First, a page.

The most important archaeological sites on the island are near Cape Colonna (named for the remains of a single column of a temple), on Mt. St. Elia, and in the area of Mesagro. In the zone of Cape Colonna, the most important and the oldest area, the remains of the stereobate of the temple mentioned above are still visible, as well as some pedimental decorations of Parian marble.

The building was constructed of a yellowish, shell-bearing limestone (a local poros), with a portico of Doric columns (6 x 12). In front of the cella was a pronaos and behind the cella an opisthodomos from which the surviving column comes. The date of the temple must be 520-500 B.C. At a lower level traces of an older temple were discovered, dating from between the end of the 8th and the beginning of the 6th c. A semicircular antefix from this temple has been preserved. The archaic temple was dedicated to Apollo (to whom some inscriptions refer) or to Poseidon. In the Late Roman period the temple was destroyed and replaced by a building of huge proportions, similar to a fortress. Its cistern has been found between the temple and the sea.

There are remains, SE of the temple, of an archaic propylon with reliefs on the walls and an altar in the center, dating from the 6th c. It was probably the Aiakeion. North of the archaic temple are traces of two small naiskoi and of a round structure which was probably the tomb of Phokos (Paus. 2.29.9). Farther W is a Pergamene building, perhaps the Attaleion. At the foot of the hill, to the E, are a theater and a stadium. The outer wall of this sacred area is partially preserved.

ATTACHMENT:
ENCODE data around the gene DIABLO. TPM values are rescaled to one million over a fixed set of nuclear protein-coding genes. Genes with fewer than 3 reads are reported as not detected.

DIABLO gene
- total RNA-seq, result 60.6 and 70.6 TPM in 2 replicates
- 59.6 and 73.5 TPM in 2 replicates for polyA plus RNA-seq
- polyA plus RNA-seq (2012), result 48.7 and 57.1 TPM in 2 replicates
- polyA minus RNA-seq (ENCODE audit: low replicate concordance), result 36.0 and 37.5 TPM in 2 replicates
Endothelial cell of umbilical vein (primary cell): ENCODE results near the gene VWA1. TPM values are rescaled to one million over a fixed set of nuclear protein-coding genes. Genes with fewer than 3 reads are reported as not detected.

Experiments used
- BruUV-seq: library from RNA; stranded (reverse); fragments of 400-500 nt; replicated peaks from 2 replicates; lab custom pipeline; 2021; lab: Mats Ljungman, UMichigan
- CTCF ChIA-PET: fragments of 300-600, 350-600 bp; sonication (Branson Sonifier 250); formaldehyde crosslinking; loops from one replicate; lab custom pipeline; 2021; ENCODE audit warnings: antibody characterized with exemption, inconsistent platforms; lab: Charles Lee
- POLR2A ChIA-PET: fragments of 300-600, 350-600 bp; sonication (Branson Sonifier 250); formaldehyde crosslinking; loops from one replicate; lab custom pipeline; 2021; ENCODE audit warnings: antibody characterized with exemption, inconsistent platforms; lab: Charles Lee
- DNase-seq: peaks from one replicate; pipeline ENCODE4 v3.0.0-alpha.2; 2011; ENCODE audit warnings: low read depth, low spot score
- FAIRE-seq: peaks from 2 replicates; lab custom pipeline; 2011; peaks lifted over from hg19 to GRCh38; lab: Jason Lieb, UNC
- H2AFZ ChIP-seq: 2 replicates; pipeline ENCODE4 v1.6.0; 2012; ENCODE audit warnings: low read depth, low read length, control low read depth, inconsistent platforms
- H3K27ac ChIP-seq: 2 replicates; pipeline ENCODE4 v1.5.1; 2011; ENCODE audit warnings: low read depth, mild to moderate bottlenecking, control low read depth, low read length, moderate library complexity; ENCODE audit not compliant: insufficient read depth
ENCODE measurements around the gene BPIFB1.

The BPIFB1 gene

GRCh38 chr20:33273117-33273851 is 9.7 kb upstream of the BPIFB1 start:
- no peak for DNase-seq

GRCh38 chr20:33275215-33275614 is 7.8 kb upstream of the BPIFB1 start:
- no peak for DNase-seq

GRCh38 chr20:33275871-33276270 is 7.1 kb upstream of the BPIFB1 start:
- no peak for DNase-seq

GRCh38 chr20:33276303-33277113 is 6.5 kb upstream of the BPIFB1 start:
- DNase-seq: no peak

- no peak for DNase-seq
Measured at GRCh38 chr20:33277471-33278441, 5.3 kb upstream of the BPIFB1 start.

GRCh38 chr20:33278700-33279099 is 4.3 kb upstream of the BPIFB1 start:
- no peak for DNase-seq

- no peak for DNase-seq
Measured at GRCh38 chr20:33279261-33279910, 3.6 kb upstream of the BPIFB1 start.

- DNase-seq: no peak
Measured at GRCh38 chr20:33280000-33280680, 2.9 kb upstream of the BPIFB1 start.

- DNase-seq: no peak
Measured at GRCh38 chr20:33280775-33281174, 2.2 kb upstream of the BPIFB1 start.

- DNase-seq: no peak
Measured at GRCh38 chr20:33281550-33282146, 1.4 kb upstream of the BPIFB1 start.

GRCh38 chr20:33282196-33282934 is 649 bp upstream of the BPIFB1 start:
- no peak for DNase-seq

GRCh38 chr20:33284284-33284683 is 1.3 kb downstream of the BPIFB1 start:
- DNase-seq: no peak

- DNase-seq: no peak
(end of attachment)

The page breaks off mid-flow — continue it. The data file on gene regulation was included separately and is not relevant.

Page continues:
Excavations on the slopes of Mt. St. Elia have brought to light a Thessalian settlement of ca. the 13th c. B.C. The site was abandoned at the same time as the destruction of the Late Mycenaean centers of the area and was reoccupied in the Geometric period; it took on a monumental character only in the Pergamene era. In the Byzantine period a sanctuary, resembling a monastery in structure, was built on the mountain; its remains can still be seen. With regard to Mesagro, there are some Mycenaean ex-voto offerings, the oldest indications of a religious practice. Around the middle of the 7th c., when the thalassocracy of Aigina developed, a primitive sanctuary was built. Its sacred precinct included a small altar, of which there are a few remains, and perhaps a small structure for the image of Aphaia (Paus. 3.14.2), a divinity worshiped on the island in this period who had a priestly service.